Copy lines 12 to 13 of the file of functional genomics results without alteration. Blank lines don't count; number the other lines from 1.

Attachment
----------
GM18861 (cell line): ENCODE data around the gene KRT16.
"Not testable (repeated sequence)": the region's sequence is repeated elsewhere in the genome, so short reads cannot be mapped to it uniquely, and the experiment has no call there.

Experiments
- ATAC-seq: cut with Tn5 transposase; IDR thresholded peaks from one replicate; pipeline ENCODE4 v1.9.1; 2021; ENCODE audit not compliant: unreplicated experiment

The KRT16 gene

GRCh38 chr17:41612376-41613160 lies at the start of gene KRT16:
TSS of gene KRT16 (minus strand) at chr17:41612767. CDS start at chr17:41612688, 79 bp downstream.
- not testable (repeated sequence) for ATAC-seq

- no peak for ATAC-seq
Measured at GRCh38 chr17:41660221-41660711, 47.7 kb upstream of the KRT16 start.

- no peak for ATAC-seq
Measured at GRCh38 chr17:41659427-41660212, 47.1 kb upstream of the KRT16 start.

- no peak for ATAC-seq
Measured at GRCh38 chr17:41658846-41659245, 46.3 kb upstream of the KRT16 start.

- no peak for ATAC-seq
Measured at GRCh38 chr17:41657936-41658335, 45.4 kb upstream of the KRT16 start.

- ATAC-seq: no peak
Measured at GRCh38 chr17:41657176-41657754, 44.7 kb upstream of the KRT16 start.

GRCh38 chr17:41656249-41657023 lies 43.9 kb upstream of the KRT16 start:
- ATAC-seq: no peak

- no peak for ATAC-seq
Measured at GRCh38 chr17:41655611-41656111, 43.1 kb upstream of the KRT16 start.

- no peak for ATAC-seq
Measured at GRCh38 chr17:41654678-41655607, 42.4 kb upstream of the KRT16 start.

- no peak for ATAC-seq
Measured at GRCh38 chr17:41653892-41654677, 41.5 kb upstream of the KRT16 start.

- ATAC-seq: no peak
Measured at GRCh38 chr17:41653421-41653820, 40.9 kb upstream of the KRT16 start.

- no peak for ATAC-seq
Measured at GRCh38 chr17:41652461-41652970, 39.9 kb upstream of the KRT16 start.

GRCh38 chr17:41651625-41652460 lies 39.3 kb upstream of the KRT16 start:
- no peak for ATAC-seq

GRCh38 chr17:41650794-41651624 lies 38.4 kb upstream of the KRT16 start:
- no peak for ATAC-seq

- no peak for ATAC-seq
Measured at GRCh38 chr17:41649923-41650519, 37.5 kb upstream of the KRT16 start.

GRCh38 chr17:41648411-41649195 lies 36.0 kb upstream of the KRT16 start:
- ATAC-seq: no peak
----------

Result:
Measured at GRCh38 chr17:41659427-41660212, 47.1 kb upstream of the KRT16 start.

- no peak for ATAC-seq